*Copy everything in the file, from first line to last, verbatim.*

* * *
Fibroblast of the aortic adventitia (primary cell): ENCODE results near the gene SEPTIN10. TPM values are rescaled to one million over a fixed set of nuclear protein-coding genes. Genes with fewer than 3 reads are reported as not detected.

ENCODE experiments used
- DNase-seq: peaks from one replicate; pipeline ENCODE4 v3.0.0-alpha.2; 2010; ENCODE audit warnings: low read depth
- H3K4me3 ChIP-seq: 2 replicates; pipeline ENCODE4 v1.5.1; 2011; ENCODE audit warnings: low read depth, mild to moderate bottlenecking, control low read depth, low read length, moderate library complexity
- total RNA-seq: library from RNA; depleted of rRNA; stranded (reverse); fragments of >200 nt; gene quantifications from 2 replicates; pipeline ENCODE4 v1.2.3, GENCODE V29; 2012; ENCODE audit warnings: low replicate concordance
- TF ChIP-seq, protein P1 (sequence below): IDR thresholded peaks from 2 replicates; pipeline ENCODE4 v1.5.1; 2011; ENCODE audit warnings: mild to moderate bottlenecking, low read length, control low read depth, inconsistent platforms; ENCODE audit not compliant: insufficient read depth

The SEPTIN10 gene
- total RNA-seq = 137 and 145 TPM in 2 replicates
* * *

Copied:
Fibroblast of the aortic adventitia (primary cell): ENCODE results near the gene SEPTIN10. TPM values are rescaled to one million over a fixed set of nuclear protein-coding genes. Genes with fewer than 3 reads are reported as not detected.

ENCODE experiments used
- DNase-seq: peaks from one replicate; pipeline ENCODE4 v3.0.0-alpha.2; 2010; ENCODE audit warnings: low read depth
- H3K4me3 ChIP-seq: 2 replicates; pipeline ENCODE4 v1.5.1; 2011; ENCODE audit warnings: low read depth, mild to moderate bottlenecking, control low read depth, low read length, moderate library complexity
- total RNA-seq: library from RNA; depleted of rRNA; stranded (reverse); fragments of >200 nt; gene quantifications from 2 replicates; pipeline ENCODE4 v1.2.3, GENCODE V29; 2012; ENCODE audit warnings: low replicate concordance
- TF ChIP-seq, protein P1 (sequence below): IDR thresholded peaks from 2 replicates; pipeline ENCODE4 v1.5.1; 2011; ENCODE audit warnings: mild to moderate bottlenecking, low read length, control low read depth, inconsistent platforms; ENCODE audit not compliant: insufficient read depth

The SEPTIN10 gene
- total RNA-seq = 137 and 145 TPM in 2 replicates